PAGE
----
New Book Excerpt: Author Aaron Torres takes you behind the scenes of the 2010 season, including an epic top 10 match up where one UK freshman became a national star
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New Book Excerpt: Author Aaron Torres takes you behind the scenes of the 2010 season, including an epic top 10 match up where one UK freshman became a national star

Maria Taustineabout 6 years


Article written by:Maria TaustineMaria Taustine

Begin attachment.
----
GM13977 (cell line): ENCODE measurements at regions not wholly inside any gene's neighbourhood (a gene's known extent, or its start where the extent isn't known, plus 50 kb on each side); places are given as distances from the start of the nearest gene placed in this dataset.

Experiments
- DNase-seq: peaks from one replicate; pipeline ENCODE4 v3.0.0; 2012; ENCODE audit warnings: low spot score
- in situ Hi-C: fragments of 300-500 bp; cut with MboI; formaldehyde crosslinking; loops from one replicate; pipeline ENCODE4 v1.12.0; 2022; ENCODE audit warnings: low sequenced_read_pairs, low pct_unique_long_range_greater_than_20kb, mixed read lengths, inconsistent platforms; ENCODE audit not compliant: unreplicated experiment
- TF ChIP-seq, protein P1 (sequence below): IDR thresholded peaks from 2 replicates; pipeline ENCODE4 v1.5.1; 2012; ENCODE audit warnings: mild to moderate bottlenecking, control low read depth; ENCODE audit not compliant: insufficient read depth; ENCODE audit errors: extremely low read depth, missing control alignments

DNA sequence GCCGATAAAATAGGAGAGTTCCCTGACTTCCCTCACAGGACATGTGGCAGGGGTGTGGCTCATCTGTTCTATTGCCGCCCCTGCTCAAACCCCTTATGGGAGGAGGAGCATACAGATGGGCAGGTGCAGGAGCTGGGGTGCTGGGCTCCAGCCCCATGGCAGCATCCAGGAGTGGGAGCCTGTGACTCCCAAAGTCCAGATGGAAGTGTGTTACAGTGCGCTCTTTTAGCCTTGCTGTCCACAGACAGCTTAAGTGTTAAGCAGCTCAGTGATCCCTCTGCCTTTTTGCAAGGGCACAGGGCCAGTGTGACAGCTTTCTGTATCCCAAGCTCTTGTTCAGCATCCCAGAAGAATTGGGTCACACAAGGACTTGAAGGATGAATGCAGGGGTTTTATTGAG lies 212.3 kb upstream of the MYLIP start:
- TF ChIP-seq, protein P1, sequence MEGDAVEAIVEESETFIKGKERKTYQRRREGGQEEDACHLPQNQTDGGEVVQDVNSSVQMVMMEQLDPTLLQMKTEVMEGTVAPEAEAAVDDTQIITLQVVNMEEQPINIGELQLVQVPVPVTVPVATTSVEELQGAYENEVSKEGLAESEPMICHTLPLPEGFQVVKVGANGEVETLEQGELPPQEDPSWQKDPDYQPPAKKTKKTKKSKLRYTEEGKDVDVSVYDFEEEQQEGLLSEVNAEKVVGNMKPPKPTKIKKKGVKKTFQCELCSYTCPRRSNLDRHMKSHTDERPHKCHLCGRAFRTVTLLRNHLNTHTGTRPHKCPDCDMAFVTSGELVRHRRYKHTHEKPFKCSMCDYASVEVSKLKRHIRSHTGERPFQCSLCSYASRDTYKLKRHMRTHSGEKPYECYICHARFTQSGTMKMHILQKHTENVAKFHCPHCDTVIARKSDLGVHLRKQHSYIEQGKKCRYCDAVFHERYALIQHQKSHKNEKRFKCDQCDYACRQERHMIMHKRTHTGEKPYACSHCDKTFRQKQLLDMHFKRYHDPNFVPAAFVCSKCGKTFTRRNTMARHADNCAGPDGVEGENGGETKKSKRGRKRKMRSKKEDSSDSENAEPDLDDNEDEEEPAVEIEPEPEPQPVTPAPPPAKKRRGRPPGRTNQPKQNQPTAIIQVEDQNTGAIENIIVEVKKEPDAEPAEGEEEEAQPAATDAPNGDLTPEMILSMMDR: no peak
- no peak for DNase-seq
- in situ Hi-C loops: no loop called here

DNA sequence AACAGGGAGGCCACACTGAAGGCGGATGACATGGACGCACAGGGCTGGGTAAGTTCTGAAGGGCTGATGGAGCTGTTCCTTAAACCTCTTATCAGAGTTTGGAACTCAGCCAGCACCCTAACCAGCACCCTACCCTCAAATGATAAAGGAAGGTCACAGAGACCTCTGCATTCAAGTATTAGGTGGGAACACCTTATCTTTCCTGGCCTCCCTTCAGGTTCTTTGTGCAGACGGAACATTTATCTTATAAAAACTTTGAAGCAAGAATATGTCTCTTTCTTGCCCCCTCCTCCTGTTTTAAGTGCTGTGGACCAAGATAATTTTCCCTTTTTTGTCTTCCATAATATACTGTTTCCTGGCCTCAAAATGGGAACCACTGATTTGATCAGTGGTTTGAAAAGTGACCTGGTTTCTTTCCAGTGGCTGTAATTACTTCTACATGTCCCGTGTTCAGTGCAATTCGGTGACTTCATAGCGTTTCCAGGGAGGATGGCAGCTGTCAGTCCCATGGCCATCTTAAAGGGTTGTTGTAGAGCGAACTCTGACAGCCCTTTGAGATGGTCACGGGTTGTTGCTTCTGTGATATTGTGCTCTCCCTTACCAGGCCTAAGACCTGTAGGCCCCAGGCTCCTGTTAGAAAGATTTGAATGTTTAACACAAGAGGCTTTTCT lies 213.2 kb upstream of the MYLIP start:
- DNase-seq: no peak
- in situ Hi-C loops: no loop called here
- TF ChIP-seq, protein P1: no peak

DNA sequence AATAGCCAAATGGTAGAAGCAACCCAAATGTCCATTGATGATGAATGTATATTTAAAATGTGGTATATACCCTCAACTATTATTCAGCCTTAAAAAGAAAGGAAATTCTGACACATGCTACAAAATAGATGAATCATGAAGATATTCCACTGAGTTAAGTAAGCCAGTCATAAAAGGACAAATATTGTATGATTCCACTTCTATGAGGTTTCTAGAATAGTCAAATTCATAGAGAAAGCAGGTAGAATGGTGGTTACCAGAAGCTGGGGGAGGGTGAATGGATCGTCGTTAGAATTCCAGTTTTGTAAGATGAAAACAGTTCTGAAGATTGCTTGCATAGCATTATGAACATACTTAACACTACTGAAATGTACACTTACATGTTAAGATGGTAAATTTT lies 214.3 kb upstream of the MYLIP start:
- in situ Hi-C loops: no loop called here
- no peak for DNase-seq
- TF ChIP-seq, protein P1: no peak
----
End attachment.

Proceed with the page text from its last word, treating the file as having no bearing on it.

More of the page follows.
image1-5   The 2015-2016 has begun, and to get you prepared for what’s coming over the next five months, Kentucky Sports Radio has decided to first take you back to the season that began it all. That’s right, there’s a new book out that you’ve hopefully heard about by now, on John Calipari’s first team in Lexington, and we’ve got a special treat for readers of this website.  The book is called “One and Fun: A Behind the Scenes Look at John Calipari and the 2010 Kentucky Wildcats” and it really does take fans behind the scenes of the incredible 2010 season. From the day John Calipari was hired, through the recruitment of John Wall, DeMarcus Cousins and the first freshman class under Cal, to games against North Carolina and UConn, a million-dollar fundraiser, and of course the night at the 2010 NBA Draft where UK set a record with five first round draft picks, author Aaron Torres covers it all. The book has received five-star reviews across the board on Amazon, and will make a perfect holiday gift for the UK fan in your life. It is available in paperback and Kindle, and for more information, signed copies and excerpts, you can visit as well.    Aaron has done quite a bit of promotion for the book, starting on KSR last month, before Matt was nice enough to let him run a few excerpts from the book on the site this month.  A couple weeks ago we ran an excerpt from the famed “Call Me” game followed it up with UK’s trip to Madison Square Garden to take on UConn, before sharing the story behind the John Wall Dance last week. Well in the lead-up to the Wildcats’ first big showdown of the 2016 season next week against Duke, we decided to take you back to the first showdown of the entire Calipari era, when Kentucky hosted defending champion North Carolina back in 2009.  This will probably be the final excerpt we run at KSR, so be sure to sign up for the mailing list at for special details and discounts towards the holiday season. Also follow the book on Facebook and Twitter, as there will be a special giveaway prior to the Duke game on Tuesday. But first, here’s the story of that epic showdown, with North Carolina back during the 2009-2010 season.  It was a game that set the tone for the season ahead, and where one freshman became a bona-fide, national star.  ***** Amongst all the questionable decisions in the history of modern college basketball, there is one that stands above the rest on the “Man, what was he thinking?” scale. And for those wondering, no, it has nothing to do with Coach K still trying to convince us that he has perfect, jet-black hair after all these years. Instead it came in the summer, fall and winter of 2008, when John Wall was the No. 1 ranked high school player in the country, living in North Carolina, and yet for some strange reason, the University of North Carolina never seriously recruited him. Sure they showed some interest, but while schools like Memphis (and later Kentucky), Duke, Baylor, and pretty much everyone in the country rolled out the red carpet for Wall, the Tar Heels’ coaching staff showed him more of a ‘Meh’ attitude. If Wall wanted to come play for them, fine. If not, they felt like they were fine without him. “I went up there my junior year but they didn’t want to offer me,” Wall said. “(When they did) they wanted me to commit on the spot.  I was like ‘I don’t want to commit on the spot. If you think I’m good enough, offer me (on my own terms).’ But they didn’t.” Eventually North Carolina did come around towards the end of Wall’s senior year, but by then it was too late. He was the undisputed top player in the country by that point, and virtually every school in the country had put in a year’s worth of recruiting work to get him. Wall never seriously considered the Tar Heels, choosing Kentucky over Duke and everyone else in May of 2009. As they say “the rest is history.” And it was that history which was on Wall’s mind in early December 2009. The Wildcats were back in the United States, and following their Cancun Challenge win and another against UNC-Asheville, they would then face their toughest challenge to date: On the first Saturday in December, the Wildcats would host North Carolina in front of a national television audience on CBS. The Tar Heels were the No. 10 ranked team in the country, and the defending champs. And John Wall was ready for them. “That North Carolina game that was the one John wanted,” fellow freshman Jon Hood said. “John wanted that one bad. For whatever reason, he wanted that one more than any other one.” Wall didn’t hide his emotions either. “I was so hype,” he told in February 2015. Even five years later, he hadn’t forgotten just how much the game meant to him. And really, it wasn’t just Wall who wanted North Carolina, but the entire Kentucky team, and frankly, the entire state as well. The Wildcats had given the fans everything they could’ve hoped for in their 7-0 start to the season, but nationally they were still yearning for respect. The narrative still seemed to be “Yeah, Kentucky is good, but wait until they play a real team. We’ll find out just how good they are then.” That was the prevailing narrative, and also why the game was so damn important to the program. The questions that had plagued Kentucky since the day John Calipari had been hired would finally be answered. How good were the freshmen? And could they hang with a tough, more experienced team like Carolina? “North Carolina was also a Top 10 team,” team manager Chad Sanders remembered. “That was our first real test. That was the first chance to prove, ‘Are these guys all hype? Or can they come out and really play?’” As America quickly found out, these young Wildcats could in fact play, even if things started off slowly when they fell behind 9-2. But then, just as Kentucky fell behind, just as the doubts grew louder, a funny thing happened. Well, correction: John Wall happened. Down by those seven points just three minutes into the game, Wall sensed his team needed a play, and went out and made one. Off a North Carolina miss Wall caught the rebound, and in a blur, beat just about everyone up court on the fast-break. The last defender was Larry Drew II, and after a quick dribble left, he crossed over to the right… and in the blink of an eye took off. He jumped from just inside the foul line, and threw down a spectacular slam dunk with two hands. Kentucky fans burst out into cheers, just as North Carolina’s players tried to figure out what had just happened to them. But before they got the chance, Wall did it again. On the very next possession the freshman point guard grabbed a loose ball, and again took off on a one-man fast-break. He started to the right, and cut to the left, but this time, North Carolina wasn’t going to be fooled. Right as Wall took off, two defenders met him in mid-air. From there, Wall’s natural instincts took over; he somehow (still in mid-air) slithered between the two of them, before ducking under the basket, and laying it in. It was one of the most acrobatic reverse layups anyone had ever seen, pretty much anywhere. And Kentucky fans were beside themselves. Wall tumbled to the ground, just as Rupp Arena again exploded. The cheers got louder a few minutes later when the game broke for a timeout. “If there has been a louder moment there,” Kentucky Sport Radio’s Matt Jones said, describing Rupp Arena, “I don’t know when it’s been.” It was just four points, two simple buckets that don’t look like much in a box score. But on that day, they were so much more. The scoreboard showed the Wildcats still trailed 9-6, but that four-point swing might as well have been 100; the Wildcats had their swag, and from there, the floodgates opened. Darius Miller hit a floater in the lane. Patrick Patterson hit a running jump hook. Miller hit a three, then Miller stuffed home a fast-break dunk off a Wall pass. Sometime later, DeMarcus Cousins got in the mix, with an “and one” layup, and Darnell Dodson hit a couple of threes for good measure. By the time it was all said and done, the Wildcats had gone on a 28-2 run (yes, you read that correctly, 28-2!!). A 9-2 deficit had turned into a 30-11 lead in the blink of an eye, as the Rupp Arena crowd went into a frenzy. It all seemed too good to be true, but unfortunately for Kentucky, it was. Because just as the Wildcats went on that epic run, just as it seemed they were going to blow North Carolina right out of the gym and stake their claim as one of the best teams in college basketball, well… “John Wall started cramping up,” DeWayne Peevy remembered. That’s right, the early adrenaline had gotten to Wall, and by halftime he had to be given an IV as he battled dehydration. Wall was able to re-enter the game in the beginning stages of the second half, but by then, he simply wasn’t the same player. After scoring 13 points in the first half, Wall went scoreless for the first 14 minutes after intermission, and by that point North Carolina had whittled a 20 point lead down to just seven at 58-51. The Tar Heels would cut the lead to three at the under four timeout. However the Wildcats had been resilient all year, and even on a national stage, in front of the entire college basketball world, they would display that resiliency against Carolina. Eric Bledsoe scored seven points in the final three minutes (including five free throws), as the Wildcats kept the Tar Heels at bay. A pair of foul shots by (who else) John Wall, gave Kentucky their final margin of victory at 68-63. Eventually the final horn sounded and Rupp Arena exploded. Kentucky had improved to 8-0 but this win was different than any other that the Wildcats had picked up all year. Against a big-time opponent, on a big-time stage, in front of a big-time audience, Kentucky had not only won the game, but at times, dominated. They had also put the college basketball world on notice: They could play with, and beat anyone in the country. Kentucky was for real. “(It) was a moment of ‘we’re here,’” Jones said. Kentucky could no longer be looked past, no longer be dismissed as a novelty or circus act, or a group of talented individuals that weren’t truly a “team.” The Wildcats had just beaten a Top 10 club, fresh off a National Championship, and done it frankly, when they hadn’t even necessarily played their best game. And really, that only added to the importance of that North Carolina win: It not only proved to fans that Kentucky could play with anyone in the country. It helped the players believe it as well. “It was like everything that Cal came to do, and all his preseason quotes, the messages he has in his interviews, they all seemed to be coming true in that game,” Mark Krebs said. “That’s where I was getting calls from family members, like ‘You guys are for real.’” Oh, and one more thing. “(People were) like, ‘Who’s that John Wall guy?’” To read more about John Wall, and the rest of his teammates at UK, pick up your copy of “One and Fun: A Behind the Scenes Look at John Calipari and the 2010 Kentucky Wildcats” which is available in paperback or Kindle on The book is a must have for every Kentucky fan, and will make a great holiday gift for friends and family as well. For more information on the book, and to read an excerpt about DeMarcus Cousins’ excellent adventures during a trip to New York, visit   Also, be sure to follow One and Fun on Facebook, or Aaron on Twitter for more updates.